Carole Nash
Content Writer
Published: 10th August 2018

Over the years, car brands have come and gone in their quest to invent the next winning model. Competition has always been fierce in the sports car division, and Bexhill-based company Elva were eager to prove their worth. Founded in 1955 by Frank Nichols, the name came from the French phrase ‘Ella Va’ which means ‘she goes.’ For a while, Elva looked like it had a promising future, but the company went into liquidation. We’re looking into the history of the company.

Racing origins

When Nichols founded Elva he intended to build a low-cost sports vehicle. The first car, based on a CSM, was developed by Mike Chapman. It came with Standard Ten front suspension and a Ford Anglia rear axle with an overhead-valve-conversion of a Ford 10 engine. In 1954, Nichols drove a Lotus in a handicap race at Goodwood, demonstrating his competency as a racer and manufacturer.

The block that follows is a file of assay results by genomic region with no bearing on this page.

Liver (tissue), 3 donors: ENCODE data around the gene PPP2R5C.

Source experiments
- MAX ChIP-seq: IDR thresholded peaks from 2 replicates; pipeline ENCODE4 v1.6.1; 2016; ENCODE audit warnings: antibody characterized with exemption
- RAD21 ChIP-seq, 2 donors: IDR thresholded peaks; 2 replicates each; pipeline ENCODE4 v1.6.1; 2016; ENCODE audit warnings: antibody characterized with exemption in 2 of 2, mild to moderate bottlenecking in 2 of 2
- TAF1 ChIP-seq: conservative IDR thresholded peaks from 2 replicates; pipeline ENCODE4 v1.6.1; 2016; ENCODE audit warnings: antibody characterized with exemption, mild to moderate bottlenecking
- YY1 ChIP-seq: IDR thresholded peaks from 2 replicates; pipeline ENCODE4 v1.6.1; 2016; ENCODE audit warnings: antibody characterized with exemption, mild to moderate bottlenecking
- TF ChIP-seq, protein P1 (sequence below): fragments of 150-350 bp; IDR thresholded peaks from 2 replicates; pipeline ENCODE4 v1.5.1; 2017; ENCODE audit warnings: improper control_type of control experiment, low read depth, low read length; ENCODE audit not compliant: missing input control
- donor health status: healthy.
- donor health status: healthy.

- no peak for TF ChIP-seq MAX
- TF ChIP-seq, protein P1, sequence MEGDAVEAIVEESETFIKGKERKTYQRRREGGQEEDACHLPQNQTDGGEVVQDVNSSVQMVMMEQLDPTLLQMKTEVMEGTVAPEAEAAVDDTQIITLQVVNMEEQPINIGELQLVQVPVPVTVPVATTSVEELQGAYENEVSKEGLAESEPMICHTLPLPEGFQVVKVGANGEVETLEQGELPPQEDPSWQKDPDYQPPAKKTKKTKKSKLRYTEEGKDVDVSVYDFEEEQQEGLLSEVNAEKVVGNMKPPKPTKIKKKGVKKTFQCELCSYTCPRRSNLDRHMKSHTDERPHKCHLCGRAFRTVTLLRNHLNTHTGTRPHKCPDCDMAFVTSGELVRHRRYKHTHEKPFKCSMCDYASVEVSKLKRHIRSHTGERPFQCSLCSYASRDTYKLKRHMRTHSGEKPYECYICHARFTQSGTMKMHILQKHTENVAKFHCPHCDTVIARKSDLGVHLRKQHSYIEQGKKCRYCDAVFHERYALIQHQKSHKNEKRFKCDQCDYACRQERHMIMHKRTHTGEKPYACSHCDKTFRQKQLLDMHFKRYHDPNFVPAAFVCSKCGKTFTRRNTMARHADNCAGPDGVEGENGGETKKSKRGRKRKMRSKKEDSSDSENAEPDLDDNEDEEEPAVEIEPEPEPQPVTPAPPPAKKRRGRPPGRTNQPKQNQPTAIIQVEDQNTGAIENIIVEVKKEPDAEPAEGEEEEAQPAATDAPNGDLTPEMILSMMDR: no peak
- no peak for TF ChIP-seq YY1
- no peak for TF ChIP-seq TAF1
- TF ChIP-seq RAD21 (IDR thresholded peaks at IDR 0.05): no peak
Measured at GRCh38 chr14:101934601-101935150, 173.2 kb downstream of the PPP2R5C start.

This inspired him to create other cars, such as the Elva MK II. The car was fitted with a Falcon fibreglass bodyshell and 1100 cc Coventry-Climax engine. An increase in demand led to a new factory being set up in Hastings, where improvements on the MK II were carried out over time.

Birth of the Courier

The most memorable Elva car was the Courier. Produced in 1958, the Courier used a 1500 cc MGA engine in a ladder chassis. In order to help with weight distribution the engine was set back in the chassis. This produced good handling, though the interior became cramped. The sleek body gave the Courier a luxury appearance. The second version of the car came with a curved glass windscreen and larger 1600 cc MGA engine.

In addition to being used on the road, the Courier was adapted for the track. Mark Donohue won the 1960 SCCA F Prod Championship and 1961 SCCA E Prod Championship in a Courier.

Distribution problems led to financial difficulties overseas. It became hard to ship Elva cars from the US and back, which forced the company into voluntary liquidation. As a result, Trojan Limited bought the rights to the Courier in 1961. Trojan introduced the third version of the Courier in 1962, offering it as a complete vehicle and kit variety.

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